The experts from Zillow and NMHC gave two improvements for the U.S. housing market. A developer driven supply solution is to enhance the LIHTC and establish a middle income housing tax credit (MIHTC) to make the construction of homes affordable to low-income households and those households earning just above traditional limits feasible. On the rental demand side, the housing choice voucher program should be expanded to accommodate those who cannot rent without government assistance.
Rising Costs Have Impacted the Housing Market
The JCHS released a report in June 2022 on the state of the nation’s housing, however, the housing market has changed since then. The report was based on data from 2021 and there have been substantial changes in the economy and the housing market in 2022. Generally, increasing inflation, interest rates and unemployment rates have contributed to the higher costs of housing in the United States. The JCHS update on the State of the Nation’s Housing included the following changes to the housing market and economy. Nominal home prices reached new highs at a 21% year-over-year increase in spring 2022 while rents in large metropolitan markets increased by double digits, in some metropolitan markets an increase of 20%. The deficit of the housing supply and increase in demand caused vacancy rates to fall to a new low not seen nationwide since 1984. The inventory of for sale homes hit an all-time low in January and February with 850,000 existing homes for sale. Investors have contributed to the supply deficit by purchasing 28% of single-family homes in the first quarter of 2022.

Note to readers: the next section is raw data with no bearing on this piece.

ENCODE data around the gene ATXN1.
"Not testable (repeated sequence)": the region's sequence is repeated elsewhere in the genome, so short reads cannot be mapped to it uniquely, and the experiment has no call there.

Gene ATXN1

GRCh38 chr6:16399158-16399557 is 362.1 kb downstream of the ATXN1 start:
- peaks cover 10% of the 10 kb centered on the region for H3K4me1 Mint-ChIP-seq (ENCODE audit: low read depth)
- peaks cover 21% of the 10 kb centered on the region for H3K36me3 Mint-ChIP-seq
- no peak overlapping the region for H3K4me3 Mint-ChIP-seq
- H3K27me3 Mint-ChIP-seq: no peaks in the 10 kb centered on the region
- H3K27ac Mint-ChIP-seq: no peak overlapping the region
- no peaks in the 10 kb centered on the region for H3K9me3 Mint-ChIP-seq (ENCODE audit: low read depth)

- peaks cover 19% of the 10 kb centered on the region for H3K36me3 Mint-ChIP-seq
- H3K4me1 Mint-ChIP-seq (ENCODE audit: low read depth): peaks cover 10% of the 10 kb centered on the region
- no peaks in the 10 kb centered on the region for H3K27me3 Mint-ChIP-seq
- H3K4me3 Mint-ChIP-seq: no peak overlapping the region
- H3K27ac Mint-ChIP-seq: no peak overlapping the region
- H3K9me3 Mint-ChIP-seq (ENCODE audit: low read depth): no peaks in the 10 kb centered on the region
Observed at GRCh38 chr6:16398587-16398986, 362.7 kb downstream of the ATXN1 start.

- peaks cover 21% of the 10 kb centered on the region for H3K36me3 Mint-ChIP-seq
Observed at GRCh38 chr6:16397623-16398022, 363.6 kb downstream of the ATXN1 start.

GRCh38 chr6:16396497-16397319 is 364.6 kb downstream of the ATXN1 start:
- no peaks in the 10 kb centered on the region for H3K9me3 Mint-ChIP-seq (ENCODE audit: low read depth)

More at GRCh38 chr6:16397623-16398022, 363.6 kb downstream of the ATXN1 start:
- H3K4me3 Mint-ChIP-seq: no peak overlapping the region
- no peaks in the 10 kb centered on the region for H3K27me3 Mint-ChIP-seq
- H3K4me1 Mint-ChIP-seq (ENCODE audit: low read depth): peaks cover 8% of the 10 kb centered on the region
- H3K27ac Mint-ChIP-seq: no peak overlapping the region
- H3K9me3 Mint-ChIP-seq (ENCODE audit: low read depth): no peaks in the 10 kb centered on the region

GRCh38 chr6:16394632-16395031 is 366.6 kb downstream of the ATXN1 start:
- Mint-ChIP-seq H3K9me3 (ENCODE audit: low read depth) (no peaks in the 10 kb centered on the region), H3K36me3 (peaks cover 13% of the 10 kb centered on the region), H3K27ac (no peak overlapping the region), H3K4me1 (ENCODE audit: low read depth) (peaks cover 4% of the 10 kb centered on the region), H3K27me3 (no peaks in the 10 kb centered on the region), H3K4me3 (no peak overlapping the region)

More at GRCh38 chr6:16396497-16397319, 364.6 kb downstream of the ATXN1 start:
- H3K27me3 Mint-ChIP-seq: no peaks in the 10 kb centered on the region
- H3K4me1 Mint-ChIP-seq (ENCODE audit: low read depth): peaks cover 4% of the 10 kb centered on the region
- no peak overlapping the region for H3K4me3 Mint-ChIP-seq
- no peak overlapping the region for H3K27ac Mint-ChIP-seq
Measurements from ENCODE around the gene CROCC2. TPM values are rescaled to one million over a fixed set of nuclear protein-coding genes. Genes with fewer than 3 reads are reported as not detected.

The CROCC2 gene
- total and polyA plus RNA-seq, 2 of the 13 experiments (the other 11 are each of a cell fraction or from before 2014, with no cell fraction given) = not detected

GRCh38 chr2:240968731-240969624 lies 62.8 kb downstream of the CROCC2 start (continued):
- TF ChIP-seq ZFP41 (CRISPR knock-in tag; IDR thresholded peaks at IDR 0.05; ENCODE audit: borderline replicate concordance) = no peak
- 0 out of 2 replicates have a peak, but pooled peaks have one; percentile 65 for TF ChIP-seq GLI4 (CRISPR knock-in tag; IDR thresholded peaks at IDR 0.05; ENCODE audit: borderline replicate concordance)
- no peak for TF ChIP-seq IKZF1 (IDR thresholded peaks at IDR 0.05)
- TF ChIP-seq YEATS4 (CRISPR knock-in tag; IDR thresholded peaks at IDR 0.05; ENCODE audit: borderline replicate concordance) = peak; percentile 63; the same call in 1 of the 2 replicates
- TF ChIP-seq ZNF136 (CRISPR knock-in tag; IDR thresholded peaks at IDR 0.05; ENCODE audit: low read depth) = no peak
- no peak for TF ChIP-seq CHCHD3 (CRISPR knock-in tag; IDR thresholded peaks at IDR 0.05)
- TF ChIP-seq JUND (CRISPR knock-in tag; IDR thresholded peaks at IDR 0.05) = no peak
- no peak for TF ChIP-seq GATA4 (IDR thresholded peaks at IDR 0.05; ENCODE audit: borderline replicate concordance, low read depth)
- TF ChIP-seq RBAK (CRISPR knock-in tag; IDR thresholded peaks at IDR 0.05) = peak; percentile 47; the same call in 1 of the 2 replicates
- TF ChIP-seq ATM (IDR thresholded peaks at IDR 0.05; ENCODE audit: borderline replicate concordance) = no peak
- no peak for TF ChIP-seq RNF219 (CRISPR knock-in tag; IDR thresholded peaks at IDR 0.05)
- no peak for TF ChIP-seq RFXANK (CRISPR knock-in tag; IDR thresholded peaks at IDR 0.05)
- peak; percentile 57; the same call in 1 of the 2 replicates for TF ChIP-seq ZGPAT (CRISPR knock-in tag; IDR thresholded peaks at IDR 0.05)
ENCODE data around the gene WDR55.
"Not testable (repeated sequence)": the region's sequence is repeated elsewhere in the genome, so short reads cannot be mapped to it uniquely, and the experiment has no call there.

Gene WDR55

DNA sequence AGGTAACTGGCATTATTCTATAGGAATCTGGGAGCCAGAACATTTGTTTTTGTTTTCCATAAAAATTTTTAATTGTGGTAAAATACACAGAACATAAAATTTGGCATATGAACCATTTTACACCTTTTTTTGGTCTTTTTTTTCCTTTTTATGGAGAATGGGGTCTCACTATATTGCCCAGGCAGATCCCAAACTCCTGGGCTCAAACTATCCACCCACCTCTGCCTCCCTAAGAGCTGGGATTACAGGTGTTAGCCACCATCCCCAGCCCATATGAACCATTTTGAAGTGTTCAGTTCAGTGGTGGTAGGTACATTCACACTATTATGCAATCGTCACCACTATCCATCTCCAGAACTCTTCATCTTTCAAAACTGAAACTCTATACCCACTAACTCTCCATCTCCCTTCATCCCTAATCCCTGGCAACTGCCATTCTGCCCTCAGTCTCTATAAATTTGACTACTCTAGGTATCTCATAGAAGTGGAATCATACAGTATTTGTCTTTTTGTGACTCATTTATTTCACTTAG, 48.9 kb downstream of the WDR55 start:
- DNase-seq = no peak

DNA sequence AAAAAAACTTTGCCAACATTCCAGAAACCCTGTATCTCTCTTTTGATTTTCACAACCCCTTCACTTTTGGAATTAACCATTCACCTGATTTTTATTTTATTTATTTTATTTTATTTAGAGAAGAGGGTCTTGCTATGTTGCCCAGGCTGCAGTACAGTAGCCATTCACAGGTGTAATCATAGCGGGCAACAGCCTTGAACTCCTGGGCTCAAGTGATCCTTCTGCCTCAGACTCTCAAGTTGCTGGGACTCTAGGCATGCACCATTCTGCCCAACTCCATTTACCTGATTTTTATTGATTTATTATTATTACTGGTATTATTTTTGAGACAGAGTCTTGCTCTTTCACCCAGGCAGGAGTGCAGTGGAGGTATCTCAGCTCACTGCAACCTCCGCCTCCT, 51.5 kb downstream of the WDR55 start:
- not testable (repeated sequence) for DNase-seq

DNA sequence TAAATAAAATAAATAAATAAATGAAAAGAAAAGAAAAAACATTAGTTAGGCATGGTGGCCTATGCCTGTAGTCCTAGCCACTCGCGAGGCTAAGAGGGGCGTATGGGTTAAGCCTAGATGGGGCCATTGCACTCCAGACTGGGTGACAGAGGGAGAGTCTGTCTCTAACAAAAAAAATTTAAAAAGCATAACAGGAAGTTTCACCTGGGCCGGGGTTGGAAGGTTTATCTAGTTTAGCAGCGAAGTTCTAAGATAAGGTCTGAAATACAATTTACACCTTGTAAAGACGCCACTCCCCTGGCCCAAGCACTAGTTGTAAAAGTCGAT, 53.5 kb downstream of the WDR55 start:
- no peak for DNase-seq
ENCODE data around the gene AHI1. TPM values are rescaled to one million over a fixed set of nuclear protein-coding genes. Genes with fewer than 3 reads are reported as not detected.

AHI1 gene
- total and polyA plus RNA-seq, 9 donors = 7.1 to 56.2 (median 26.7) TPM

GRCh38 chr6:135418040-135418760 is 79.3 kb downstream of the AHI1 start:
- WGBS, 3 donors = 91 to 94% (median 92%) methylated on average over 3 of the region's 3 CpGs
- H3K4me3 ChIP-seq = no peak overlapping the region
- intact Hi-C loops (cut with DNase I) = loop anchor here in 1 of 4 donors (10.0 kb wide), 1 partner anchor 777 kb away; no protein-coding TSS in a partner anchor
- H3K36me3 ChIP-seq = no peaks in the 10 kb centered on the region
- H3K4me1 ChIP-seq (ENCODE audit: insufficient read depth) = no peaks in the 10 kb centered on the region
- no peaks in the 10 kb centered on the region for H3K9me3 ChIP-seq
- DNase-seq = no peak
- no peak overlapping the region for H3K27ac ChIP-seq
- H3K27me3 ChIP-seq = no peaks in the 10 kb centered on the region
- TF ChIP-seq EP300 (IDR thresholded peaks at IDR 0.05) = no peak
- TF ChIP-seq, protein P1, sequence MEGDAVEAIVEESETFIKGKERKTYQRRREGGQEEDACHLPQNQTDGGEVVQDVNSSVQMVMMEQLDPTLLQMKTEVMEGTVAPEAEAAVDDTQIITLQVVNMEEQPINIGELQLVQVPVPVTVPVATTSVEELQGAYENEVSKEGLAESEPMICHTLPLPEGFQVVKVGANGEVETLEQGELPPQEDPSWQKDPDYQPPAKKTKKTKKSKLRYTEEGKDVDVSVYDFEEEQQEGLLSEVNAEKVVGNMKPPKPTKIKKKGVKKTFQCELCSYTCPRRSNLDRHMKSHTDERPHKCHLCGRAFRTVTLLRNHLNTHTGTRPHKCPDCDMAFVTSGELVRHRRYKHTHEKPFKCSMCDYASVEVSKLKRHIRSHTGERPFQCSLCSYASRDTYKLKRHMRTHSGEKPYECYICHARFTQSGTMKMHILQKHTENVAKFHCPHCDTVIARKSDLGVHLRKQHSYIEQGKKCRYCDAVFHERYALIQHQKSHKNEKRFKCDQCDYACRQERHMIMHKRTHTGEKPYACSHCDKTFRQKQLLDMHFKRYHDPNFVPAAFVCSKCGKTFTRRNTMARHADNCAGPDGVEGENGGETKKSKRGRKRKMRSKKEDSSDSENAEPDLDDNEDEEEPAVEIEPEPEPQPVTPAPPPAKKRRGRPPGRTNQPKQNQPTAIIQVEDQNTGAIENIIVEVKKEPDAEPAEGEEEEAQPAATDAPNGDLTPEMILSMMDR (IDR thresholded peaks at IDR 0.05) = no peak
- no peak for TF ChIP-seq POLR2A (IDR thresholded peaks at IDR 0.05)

The JCHS says that a primary solution is to increase housing construction; however, many developers have felt the rising construction materials costs, which has led to a record number of homes still under construction. Housing construction has historically not caught up with household growth for a decade now, according to JCHS.
To solve these affordability issues, JCHS emphasizes the importance of several strategies. First, implement regulatory reform at the state and local levels that allow developers to build homes affordable to households earning just above traditional affordable housing income limits. Next, expand and enhance housing subsidies on both the supply and demand side, specifically for the lowest income households. Governments on the state, local and federal level should continue to implement emergency assistance used during the pandemic to prevent evictions and foreclosures.
Year-end Tax Bill, Policy Interventions Could Address Housing Crisis
Evidence from BPC and JCHS have demonstrated that the affordable housing crisis has reached a point where policy intervention is needed. Demand for housing is outpacing the housing supply, and developers need a solution that makes construction more feasible. Inflation, increasing interest rates and unemployment rates have caused home prices to reach historic highs. Both webinars provided research-based evidence for enhancing the LIHTC, enacting the MIHTC and expanding housing choice vouchers as well as emergency rental assistance. Recent congressional hearings have also shown bipartisan attempts to solve the urgent matter of affordable housing. Congress is expected to pass a continuing resolution to fund the government until Dec. 16, which provides an opportunity for an omnibus spending bill. This spending bill, expected to be bipartisan, could create a vehicle to extend expiring tax provisions, including the 12.5% LIHTC allocation increase that expired at the end of 2021. With the Senate and the House back from recess, a year end tax bill could also provide a vehicle for affordable housing policy and solutions to the aforementioned issues as well as housing provisions not included in the Inflation Reduction Act.